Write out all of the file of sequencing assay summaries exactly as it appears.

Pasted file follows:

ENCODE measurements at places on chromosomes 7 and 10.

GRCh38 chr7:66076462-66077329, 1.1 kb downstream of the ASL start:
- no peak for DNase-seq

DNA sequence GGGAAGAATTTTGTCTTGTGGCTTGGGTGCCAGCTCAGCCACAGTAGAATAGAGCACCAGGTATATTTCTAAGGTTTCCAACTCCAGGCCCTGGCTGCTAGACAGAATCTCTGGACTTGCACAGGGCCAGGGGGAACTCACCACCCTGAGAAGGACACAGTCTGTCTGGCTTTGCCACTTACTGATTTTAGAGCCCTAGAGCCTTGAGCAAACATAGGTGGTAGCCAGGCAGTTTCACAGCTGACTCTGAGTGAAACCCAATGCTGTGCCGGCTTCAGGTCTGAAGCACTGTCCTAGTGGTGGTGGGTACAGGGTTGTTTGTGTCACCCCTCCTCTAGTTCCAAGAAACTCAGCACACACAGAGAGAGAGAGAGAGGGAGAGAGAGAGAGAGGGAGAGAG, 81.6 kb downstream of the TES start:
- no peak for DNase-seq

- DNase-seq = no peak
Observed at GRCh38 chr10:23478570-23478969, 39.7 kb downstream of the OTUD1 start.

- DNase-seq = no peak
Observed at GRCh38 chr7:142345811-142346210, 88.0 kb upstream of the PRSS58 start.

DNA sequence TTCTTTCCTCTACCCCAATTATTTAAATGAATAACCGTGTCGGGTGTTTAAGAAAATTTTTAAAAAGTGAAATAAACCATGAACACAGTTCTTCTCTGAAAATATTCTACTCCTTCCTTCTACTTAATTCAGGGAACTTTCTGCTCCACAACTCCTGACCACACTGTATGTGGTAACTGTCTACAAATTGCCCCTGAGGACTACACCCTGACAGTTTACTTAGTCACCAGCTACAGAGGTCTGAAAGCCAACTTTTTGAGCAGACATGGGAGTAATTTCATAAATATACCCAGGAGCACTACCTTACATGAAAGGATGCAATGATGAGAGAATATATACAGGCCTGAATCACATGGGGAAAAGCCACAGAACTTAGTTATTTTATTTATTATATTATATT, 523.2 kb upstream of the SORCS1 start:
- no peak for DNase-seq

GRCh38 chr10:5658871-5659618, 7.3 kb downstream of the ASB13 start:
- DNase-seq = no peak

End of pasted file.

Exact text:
ENCODE measurements at places on chromosomes 7 and 10.

GRCh38 chr7:66076462-66077329, 1.1 kb downstream of the ASL start:
- no peak for DNase-seq

DNA sequence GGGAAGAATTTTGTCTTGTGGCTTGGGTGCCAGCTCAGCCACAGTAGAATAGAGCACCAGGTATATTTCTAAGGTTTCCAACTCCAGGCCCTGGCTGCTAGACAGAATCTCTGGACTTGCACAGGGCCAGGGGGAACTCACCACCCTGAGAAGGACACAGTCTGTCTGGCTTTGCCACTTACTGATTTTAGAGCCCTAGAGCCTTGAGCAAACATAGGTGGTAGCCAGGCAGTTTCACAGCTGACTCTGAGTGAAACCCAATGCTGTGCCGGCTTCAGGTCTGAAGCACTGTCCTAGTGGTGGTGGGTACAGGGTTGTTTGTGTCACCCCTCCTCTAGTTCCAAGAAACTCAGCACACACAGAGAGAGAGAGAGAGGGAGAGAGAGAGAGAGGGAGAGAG, 81.6 kb downstream of the TES start:
- no peak for DNase-seq

- DNase-seq = no peak
Observed at GRCh38 chr10:23478570-23478969, 39.7 kb downstream of the OTUD1 start.

- DNase-seq = no peak
Observed at GRCh38 chr7:142345811-142346210, 88.0 kb upstream of the PRSS58 start.

DNA sequence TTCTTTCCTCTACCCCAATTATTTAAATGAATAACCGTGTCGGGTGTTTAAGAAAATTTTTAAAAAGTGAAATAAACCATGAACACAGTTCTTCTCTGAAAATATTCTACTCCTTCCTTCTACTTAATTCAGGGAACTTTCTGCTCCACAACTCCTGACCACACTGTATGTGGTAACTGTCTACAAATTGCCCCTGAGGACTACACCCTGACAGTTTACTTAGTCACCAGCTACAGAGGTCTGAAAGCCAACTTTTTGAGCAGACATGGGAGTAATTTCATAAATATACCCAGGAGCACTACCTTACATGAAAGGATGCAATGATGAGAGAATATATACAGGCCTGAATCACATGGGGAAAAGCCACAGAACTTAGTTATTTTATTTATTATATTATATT, 523.2 kb upstream of the SORCS1 start:
- no peak for DNase-seq

GRCh38 chr10:5658871-5659618, 7.3 kb downstream of the ASB13 start:
- DNase-seq = no peak